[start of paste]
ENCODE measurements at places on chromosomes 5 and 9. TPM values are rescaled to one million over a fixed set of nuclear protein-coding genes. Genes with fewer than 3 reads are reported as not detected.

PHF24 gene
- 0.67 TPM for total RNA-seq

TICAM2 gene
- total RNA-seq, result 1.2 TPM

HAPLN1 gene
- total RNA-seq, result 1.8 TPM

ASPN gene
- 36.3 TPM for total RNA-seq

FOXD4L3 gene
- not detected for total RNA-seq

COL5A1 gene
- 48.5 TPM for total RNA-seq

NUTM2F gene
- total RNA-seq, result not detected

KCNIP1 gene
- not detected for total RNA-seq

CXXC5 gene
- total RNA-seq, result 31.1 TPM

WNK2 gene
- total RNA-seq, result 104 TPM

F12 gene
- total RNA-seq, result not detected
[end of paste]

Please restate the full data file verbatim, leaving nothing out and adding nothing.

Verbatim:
ENCODE measurements at places on chromosomes 5 and 9. TPM values are rescaled to one million over a fixed set of nuclear protein-coding genes. Genes with fewer than 3 reads are reported as not detected.

PHF24 gene
- 0.67 TPM for total RNA-seq

TICAM2 gene
- total RNA-seq, result 1.2 TPM

HAPLN1 gene
- total RNA-seq, result 1.8 TPM

ASPN gene
- 36.3 TPM for total RNA-seq

FOXD4L3 gene
- not detected for total RNA-seq

COL5A1 gene
- 48.5 TPM for total RNA-seq

NUTM2F gene
- total RNA-seq, result not detected

KCNIP1 gene
- not detected for total RNA-seq

CXXC5 gene
- total RNA-seq, result 31.1 TPM

WNK2 gene
- total RNA-seq, result 104 TPM

F12 gene
- total RNA-seq, result not detected